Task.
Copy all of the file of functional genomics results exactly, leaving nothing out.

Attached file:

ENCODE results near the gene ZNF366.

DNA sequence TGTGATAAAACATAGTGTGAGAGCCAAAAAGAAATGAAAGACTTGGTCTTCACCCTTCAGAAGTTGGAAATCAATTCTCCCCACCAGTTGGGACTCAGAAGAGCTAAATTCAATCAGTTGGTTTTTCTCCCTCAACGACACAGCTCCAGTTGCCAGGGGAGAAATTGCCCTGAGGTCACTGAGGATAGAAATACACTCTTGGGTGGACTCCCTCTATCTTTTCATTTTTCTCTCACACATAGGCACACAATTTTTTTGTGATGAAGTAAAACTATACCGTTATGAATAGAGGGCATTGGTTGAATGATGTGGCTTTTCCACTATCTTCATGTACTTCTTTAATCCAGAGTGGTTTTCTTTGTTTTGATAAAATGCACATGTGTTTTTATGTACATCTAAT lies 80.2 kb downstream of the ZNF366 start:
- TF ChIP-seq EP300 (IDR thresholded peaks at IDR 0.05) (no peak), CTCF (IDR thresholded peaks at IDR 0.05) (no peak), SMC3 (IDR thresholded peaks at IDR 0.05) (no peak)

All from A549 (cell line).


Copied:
ENCODE results near the gene ZNF366.

DNA sequence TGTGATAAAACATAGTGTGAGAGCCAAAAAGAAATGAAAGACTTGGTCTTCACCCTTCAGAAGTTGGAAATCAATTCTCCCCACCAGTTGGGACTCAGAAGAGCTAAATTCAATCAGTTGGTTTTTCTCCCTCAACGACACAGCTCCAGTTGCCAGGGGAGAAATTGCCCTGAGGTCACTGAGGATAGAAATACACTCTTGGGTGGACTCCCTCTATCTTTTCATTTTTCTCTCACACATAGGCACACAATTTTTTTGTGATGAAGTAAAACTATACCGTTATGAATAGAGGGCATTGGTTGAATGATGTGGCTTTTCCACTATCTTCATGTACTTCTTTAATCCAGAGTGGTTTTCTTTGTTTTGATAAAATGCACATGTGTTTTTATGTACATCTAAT lies 80.2 kb downstream of the ZNF366 start:
- TF ChIP-seq EP300 (IDR thresholded peaks at IDR 0.05) (no peak), CTCF (IDR thresholded peaks at IDR 0.05) (no peak), SMC3 (IDR thresholded peaks at IDR 0.05) (no peak)

All from A549 (cell line).